the right style”?
What in me justifies not helping
out my fellow man on a regular
I don’t know the answer. But I
know how to rationalize my way out
of it. It is so easy for me to claim I am
helping others. I give offering when I
go to church. I was a member of
Habitat for Humanity (once, when I
had the time). I’m on die Human
Flights Committee of the Association
of Students of the University of
Nebraska. I gave an apple to a home
less guy a couple of years ago.
Most of the time, I don’t have a
dollar in my wallet to give to the
homeless guy at the comer. But I
have three of them to buy a latte at
the coffee shop. How much sense
does that make?
It doesn’t. And it’s really weigh
ing on my conscience. Is it weighing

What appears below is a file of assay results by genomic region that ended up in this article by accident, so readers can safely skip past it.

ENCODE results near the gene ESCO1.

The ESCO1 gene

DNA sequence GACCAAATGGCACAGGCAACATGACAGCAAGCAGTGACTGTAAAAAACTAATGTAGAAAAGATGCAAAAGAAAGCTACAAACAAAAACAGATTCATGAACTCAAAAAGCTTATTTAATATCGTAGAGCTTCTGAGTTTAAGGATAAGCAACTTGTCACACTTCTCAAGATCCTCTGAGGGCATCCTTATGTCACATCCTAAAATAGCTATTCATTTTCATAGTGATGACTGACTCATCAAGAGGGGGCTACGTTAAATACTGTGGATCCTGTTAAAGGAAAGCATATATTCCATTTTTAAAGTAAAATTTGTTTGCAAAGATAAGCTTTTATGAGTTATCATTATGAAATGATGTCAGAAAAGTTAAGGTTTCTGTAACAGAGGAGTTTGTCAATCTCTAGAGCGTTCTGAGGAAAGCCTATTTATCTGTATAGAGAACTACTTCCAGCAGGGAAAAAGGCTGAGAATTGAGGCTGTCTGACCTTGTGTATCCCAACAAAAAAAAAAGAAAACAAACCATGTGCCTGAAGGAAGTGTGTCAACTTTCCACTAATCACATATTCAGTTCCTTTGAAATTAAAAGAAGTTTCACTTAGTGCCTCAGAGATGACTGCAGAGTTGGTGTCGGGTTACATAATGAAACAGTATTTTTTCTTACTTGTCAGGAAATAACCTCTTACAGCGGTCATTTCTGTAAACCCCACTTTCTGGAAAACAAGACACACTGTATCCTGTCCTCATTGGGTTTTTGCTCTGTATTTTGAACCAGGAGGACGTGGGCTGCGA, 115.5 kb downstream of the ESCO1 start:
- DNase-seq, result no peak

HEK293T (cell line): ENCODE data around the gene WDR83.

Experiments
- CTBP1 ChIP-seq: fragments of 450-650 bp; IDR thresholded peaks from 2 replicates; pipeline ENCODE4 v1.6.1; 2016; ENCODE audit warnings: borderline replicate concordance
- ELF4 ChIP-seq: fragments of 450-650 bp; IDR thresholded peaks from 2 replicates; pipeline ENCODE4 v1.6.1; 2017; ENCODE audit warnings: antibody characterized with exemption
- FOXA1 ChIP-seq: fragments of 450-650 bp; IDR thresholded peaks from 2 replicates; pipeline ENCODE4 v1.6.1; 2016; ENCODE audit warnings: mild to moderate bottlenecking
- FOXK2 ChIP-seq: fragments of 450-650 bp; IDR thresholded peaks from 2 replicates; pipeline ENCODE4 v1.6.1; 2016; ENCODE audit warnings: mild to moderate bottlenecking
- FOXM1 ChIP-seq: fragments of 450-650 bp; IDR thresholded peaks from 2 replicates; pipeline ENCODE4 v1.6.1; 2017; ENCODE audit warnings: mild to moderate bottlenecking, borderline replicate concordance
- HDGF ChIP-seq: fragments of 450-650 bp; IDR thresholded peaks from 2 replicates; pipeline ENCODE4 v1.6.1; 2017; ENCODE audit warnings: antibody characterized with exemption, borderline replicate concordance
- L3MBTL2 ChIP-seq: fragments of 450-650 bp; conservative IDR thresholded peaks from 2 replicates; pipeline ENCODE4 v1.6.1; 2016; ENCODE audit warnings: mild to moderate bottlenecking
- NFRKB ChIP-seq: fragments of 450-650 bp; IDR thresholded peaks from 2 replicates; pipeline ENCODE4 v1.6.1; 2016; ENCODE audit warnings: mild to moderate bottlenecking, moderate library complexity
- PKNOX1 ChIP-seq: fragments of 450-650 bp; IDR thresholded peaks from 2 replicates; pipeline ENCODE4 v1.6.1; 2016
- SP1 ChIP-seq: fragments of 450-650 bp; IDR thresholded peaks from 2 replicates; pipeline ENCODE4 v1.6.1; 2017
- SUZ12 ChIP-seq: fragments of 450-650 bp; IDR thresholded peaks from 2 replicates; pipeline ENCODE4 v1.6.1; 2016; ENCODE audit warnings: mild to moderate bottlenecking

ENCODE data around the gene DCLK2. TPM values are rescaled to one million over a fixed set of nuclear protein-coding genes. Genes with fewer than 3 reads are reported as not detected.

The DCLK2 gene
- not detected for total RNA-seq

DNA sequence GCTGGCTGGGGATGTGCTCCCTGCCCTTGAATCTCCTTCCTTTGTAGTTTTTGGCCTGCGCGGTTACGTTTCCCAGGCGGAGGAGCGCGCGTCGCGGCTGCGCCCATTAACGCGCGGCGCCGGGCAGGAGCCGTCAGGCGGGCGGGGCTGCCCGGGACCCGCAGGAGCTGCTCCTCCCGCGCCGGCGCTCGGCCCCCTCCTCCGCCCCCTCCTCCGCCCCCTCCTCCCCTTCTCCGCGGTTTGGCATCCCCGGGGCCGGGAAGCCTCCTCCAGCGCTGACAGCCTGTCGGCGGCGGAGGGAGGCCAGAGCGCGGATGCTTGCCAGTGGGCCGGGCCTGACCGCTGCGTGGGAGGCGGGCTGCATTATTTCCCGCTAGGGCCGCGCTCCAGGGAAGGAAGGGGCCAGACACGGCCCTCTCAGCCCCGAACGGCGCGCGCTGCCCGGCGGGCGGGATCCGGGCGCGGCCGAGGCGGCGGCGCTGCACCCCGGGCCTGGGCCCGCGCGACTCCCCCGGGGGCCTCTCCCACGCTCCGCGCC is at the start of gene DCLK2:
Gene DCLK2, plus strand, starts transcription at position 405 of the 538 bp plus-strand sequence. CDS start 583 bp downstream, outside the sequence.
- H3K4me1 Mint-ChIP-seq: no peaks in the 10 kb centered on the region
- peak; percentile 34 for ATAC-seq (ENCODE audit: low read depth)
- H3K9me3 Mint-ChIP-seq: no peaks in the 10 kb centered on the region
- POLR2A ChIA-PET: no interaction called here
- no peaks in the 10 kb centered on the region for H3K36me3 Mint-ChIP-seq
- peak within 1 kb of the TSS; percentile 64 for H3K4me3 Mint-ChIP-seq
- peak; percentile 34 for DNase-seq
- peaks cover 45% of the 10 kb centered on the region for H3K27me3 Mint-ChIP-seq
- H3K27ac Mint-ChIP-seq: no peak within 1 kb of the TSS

on yours yet? It should be.
A lot of us are blessed with the
financial resources to acquire
many things that aren’t
necessities. Think about
the millions of others
Think about those who
can’t go to the store
because they don’t
nave a Dike or car and
can’t afford bus fare. Think
of those who have been
wearing the same
shoes for 10 years
because they can’t
afford new ones.
Think about those
who can’t afford friv
olous things like
CDs, or makeup, or
Now think about
what you ve been
aching to buy, and
how it’s killing you
that you can’t have it.
I’m betting it’s not
medicine for your
baby, or a thrift-store
coat for winter.
It’s time we started
aching to help others. -
We all know by
now the problems are
out there, so why
aren’t we doing more
aren’t without some
basi# skills; they can
find a better job.”
“Because they don’t want money
for food; they want it for liquor, and